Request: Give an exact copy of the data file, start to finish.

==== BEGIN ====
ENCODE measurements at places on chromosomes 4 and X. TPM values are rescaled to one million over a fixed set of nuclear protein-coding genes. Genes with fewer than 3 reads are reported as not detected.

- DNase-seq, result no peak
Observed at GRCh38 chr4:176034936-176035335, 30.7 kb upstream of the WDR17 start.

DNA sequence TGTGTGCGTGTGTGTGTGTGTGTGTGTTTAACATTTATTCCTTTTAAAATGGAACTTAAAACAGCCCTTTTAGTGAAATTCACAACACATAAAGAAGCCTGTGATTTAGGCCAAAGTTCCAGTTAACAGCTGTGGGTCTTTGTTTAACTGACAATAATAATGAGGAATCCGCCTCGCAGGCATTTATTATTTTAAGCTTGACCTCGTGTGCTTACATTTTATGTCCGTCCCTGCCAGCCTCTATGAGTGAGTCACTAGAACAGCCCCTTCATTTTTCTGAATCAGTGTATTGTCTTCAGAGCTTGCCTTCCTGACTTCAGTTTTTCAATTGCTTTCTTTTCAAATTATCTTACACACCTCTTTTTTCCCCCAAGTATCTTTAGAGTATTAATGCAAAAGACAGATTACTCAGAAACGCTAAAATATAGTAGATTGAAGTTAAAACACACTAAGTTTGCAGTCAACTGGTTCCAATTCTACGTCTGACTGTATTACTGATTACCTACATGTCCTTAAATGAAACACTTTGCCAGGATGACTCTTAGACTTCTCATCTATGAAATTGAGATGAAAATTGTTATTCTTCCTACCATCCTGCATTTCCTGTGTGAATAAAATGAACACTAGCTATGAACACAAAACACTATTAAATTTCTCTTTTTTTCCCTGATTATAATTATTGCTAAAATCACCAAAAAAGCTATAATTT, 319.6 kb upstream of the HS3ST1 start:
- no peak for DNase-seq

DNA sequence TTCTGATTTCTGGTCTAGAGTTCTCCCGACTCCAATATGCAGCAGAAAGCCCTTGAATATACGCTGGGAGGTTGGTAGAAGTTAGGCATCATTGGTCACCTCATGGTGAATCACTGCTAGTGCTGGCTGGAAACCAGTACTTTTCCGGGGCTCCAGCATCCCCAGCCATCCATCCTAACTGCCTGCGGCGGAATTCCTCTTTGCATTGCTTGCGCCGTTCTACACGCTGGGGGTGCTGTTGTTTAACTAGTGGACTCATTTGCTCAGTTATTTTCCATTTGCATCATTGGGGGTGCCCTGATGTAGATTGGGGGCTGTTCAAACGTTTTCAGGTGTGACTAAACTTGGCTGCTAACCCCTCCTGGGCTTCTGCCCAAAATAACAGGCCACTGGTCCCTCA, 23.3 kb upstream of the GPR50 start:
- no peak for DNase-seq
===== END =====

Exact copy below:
ENCODE measurements at places on chromosomes 4 and X. TPM values are rescaled to one million over a fixed set of nuclear protein-coding genes. Genes with fewer than 3 reads are reported as not detected.

- DNase-seq, result no peak
Observed at GRCh38 chr4:176034936-176035335, 30.7 kb upstream of the WDR17 start.

DNA sequence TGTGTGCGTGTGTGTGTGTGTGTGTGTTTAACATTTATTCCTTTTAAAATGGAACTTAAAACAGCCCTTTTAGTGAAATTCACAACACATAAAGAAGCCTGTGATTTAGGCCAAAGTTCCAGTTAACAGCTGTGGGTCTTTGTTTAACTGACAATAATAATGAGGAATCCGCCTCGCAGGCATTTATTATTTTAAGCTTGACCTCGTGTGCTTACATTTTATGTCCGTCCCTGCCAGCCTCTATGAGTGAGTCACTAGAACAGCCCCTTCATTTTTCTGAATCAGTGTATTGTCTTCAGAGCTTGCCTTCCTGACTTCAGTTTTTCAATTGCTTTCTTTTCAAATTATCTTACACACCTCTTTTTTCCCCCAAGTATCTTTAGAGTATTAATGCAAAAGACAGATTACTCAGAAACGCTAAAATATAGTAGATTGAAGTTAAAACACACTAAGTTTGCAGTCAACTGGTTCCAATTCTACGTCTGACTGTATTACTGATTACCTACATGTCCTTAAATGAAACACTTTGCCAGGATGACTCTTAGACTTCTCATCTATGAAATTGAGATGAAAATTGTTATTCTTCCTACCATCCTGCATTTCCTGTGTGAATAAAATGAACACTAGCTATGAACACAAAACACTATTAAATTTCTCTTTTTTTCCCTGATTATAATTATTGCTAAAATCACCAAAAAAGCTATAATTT, 319.6 kb upstream of the HS3ST1 start:
- no peak for DNase-seq

DNA sequence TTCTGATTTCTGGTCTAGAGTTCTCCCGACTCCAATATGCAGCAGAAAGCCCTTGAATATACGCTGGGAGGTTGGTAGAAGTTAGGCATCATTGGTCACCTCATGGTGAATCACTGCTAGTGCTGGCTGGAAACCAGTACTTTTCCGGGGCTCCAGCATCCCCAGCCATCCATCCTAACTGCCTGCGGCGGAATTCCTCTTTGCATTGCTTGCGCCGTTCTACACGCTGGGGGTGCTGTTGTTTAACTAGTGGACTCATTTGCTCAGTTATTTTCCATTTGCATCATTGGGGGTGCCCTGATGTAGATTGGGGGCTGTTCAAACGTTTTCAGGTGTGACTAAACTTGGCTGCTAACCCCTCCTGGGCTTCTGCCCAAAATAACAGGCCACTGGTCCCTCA, 23.3 kb upstream of the GPR50 start:
- no peak for DNase-seq